Today, everything started out smoothly. I had less trouble climbing the Galeries d'Anjou overpass than on previous days, so I know I'm starting to get in better shape.

Then, disaster; the whole metro is paralyzed by smoke, as some circuit breaker or another caught fire somewhere on the orange line. I'm stuck at Frontenac. Good thing it wasn't +30 Centigrade outside, but the sun was strong and the sky completely cloudless. I waited for the 125 Ontario for 20 minutes, until I figured out that it wasn't going to show up, and that even if it did, I wouldn't have any room in the bus. Why is it that the STM have no emergency buses ready within mere minutes in those situations?

So, I walk to Berri-UQAM, thinking of taking the orange line (I though it was only the green line that was affected in this case). Get there, hit a locked door. I asked some STM employee, who told me that the whole metro was shut down, and to take the 15 if it ever managed to show up. Waited for the 15 a little bit (maybe 10 minutes), then got fed up and walked to the office.

  • Total mileage: 4.7 kilometers.
  • Total UV exposure: probably 30 minutes in full sun.
  • Total minutes late to the office: 45 minutes.
  • Total cups of water consumed upon arrival: 10 in two hours. I had picked that day to forget my water bottle.

Needless to say, I'm quite tired now, I'll probably hurt like hell tomorrow, I'll be surprised if I didn't get sunburnt (hadn't expected such a long stay under the sun), and the ride back from the metro was much harder, tired as I was. Plus, I had to leave early to attend the condo association's meeting, so I'll have to stay late tomorrow.

Woe is me.

On the plus side, I'll have tighs of steel for my beach vacation in a few weeks. Maybe I'll get a few interested looks. I better, because it was a lot of work, dammit, and not even all of it voluntary!

In any case, it got me more quality time with Kajiura-san's Madlax soundtrack. I got a lot of respect for the "Saints" track (great marching song) and "Flame". Also, I'm getting a bit obsessed with the "Madlax" song itself. Such obsessions usually last a couple of months, so I'm not to worried yet, just thankful I have earphones so nobody else has to suffer from said obsession.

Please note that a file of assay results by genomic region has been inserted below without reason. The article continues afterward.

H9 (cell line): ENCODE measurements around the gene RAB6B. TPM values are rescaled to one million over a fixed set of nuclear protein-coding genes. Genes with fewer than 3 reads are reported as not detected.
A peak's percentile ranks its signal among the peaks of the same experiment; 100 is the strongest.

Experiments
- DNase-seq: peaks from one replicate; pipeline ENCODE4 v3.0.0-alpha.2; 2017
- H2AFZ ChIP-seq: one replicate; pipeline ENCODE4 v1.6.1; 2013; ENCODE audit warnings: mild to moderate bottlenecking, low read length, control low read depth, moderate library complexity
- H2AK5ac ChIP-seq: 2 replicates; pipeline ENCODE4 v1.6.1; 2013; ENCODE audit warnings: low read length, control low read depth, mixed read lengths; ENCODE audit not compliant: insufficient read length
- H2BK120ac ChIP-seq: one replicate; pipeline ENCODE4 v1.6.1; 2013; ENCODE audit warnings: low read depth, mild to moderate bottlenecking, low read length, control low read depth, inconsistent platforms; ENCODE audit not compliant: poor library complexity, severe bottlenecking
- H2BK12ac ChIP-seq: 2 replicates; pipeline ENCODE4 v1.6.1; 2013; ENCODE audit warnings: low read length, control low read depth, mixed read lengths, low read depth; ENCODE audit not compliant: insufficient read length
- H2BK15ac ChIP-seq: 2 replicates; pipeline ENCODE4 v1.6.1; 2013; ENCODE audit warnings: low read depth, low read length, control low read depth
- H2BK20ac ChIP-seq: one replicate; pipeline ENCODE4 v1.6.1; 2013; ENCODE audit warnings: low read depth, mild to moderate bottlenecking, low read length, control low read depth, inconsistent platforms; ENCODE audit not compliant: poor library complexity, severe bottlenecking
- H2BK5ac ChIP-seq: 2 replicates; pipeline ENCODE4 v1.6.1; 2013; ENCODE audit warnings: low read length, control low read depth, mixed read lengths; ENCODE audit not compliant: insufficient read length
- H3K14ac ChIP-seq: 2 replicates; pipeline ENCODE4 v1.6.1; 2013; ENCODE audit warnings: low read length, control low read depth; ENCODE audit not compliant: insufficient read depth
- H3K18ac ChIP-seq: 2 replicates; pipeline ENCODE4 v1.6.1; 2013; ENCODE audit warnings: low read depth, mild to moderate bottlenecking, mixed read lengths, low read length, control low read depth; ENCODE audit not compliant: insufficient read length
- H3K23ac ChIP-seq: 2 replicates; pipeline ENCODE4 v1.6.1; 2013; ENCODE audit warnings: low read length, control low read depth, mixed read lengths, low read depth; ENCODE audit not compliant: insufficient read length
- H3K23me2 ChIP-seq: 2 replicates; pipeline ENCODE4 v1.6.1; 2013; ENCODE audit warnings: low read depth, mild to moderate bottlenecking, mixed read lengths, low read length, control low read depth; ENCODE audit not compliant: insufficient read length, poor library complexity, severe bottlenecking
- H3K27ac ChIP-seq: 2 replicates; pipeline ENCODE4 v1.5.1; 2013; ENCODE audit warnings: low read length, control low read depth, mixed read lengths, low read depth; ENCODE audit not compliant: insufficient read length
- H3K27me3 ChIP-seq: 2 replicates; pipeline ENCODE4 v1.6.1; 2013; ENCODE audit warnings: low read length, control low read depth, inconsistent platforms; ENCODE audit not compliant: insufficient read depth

Weather complaints again

Remember me complaining about how it was friggin' cold a while back? Well, now, it's friggin' hot (28 C, NO WIND and humidity at 61%, which, at 28 C, is really, really humid and sticky and disgusting). Only in Montreal, I tell you... No wonder people always mention the weather when explaining why they won't move to Canada. I used to think they were wusses, but now, as I melt in my chair, I'm thinking maybe I was a bit hasty in judging them...

I do have A/C, but I don't really feel like using it, it was cold for too long and I intend to suffer for complaining about it.

(The real reason is that I'm trying to save on my power bill and that I dislike "canned air". I'll probably turn it on if I'm unable to sleep at some point)

And I actually went to the grocery store on my bike this morning. A nice lady wished me "bon courage" as I pedaled out. I thanked her, though I didn't think I'd need any. I wouldn't have if my stupid chain hadn't unhooked itself from the gears while I was going back on Jean Talon. I guess I was a bit too hard with the dérailleur.

Took about 10 minutes, once back home, to get all the grease off my hands. My shorts, unfortunately, were a bit more attached to it; thankfully, it's just the front of the pocket that suffered when I got my keys out.

In other news: I finished Star Ocean 3, which was a pretty good game overall (although the plot twist towards the end sucked--enough so that I felt like never playing the game again in retaliation). It's a beautiful game, mostly because they bothered to animate eye movements and convey the characters' moods through them. I'll probably play it again eventually.

Also got the Mad Lax OST through not-quite-legal means (it seems like it'll be available on Amazon on July 5th, I'll order the legitimate copy then). My respect for Yuki Kajiura grows every time I get some new stuff from her. The OST left me with no particular impression when I first listened to it, but on second listening, I realized how strong some tracks were. It's probably not her best, but it's still extremely impressive. It's strange how her music either surprises me completely or grows on me after I initially disliked it. Definitely an amazing composer.


I must be crazy

I must've clocked 24 klicks on my bike today. Not even close to the 40 klicks the "Tour de l'Île" people do, but that's the point--I'm not ready to do the tour-de-l'Île, and I want to be ready for next year. Whether I'll be able to maintain my shape during winter is another story, I guess...

I should've picked a less busy street than Viau to go down to the Maisonneuve park, though. I think I breathed in a lot of hydrocarbons. Down with cars! Hurray for bicycles! (except in winter, of course)

It was a good workout for myself, but also for the bike. I had ridden to the metro so far, but never farther than that. There are a few problems with the derailer that I'll need to look into, but besides that, it's a sturdy, reliable workhorse so far.

Anyhow, I'm sure I'll sleep extremely well tonight. And hurt all over tomorrow...